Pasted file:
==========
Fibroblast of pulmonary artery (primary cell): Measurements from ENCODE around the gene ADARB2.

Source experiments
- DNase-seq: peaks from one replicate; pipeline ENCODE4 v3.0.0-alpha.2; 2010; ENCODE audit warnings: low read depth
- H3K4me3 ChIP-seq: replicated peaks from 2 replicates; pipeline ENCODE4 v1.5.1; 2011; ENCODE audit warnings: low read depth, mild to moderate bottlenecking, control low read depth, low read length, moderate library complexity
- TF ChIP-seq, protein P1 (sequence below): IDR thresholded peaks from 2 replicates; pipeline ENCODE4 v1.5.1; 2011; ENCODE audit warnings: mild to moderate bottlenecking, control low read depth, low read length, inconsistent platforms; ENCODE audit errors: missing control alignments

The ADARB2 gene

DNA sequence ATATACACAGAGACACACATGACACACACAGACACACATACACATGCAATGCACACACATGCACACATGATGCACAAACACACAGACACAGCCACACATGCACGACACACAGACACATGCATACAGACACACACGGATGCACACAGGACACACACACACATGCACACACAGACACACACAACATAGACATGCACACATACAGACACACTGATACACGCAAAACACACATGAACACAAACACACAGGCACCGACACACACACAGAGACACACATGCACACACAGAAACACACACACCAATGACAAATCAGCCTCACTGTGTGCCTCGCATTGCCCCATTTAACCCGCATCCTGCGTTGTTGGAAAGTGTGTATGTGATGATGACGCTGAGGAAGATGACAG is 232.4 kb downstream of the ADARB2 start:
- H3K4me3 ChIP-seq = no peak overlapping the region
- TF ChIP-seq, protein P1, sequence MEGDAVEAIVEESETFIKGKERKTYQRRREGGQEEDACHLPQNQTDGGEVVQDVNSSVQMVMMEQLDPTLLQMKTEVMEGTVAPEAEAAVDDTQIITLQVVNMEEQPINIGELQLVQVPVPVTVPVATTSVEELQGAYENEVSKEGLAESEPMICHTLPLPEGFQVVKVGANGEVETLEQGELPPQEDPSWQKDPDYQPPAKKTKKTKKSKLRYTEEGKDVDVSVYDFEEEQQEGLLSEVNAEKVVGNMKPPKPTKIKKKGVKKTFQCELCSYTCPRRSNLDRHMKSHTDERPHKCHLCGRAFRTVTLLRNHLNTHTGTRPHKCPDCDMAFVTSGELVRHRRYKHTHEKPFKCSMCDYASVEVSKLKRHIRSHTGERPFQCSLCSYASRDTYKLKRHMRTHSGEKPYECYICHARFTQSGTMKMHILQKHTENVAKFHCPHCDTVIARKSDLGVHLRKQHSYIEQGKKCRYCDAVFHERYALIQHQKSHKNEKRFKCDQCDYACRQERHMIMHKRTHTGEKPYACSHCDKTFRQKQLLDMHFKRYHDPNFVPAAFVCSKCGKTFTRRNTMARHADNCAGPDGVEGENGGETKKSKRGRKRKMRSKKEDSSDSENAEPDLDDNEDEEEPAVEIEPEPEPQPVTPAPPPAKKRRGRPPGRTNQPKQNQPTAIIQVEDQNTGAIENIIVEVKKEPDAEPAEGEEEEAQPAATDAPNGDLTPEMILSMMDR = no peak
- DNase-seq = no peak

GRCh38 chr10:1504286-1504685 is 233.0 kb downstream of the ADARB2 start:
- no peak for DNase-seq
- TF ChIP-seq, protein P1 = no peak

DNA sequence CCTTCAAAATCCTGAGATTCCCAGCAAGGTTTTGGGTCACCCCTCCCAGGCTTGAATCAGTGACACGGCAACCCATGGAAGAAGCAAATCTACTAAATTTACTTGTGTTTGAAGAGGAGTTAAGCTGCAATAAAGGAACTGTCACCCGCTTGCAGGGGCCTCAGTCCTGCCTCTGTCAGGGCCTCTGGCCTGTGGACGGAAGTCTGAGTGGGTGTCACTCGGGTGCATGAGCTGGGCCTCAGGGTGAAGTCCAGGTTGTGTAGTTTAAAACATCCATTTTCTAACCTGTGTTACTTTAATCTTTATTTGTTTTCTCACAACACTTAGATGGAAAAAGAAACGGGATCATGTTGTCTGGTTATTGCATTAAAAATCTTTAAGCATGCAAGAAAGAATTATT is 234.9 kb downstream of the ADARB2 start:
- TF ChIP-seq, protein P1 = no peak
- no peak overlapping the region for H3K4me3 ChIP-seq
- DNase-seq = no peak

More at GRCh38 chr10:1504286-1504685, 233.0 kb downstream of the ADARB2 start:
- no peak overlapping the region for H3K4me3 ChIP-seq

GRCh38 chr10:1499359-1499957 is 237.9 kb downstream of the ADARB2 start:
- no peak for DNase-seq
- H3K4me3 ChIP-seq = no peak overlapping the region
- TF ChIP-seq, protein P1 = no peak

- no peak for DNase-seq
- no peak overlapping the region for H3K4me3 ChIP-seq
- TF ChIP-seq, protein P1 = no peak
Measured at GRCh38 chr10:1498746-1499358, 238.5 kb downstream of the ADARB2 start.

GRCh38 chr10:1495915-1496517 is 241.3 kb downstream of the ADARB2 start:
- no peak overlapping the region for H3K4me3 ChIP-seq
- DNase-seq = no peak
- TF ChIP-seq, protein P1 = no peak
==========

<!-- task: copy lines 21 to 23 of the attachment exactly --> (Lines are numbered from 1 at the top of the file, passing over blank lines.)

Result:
- no peak for DNase-seq
- H3K4me3 ChIP-seq = no peak overlapping the region
- TF ChIP-seq, protein P1 = no peak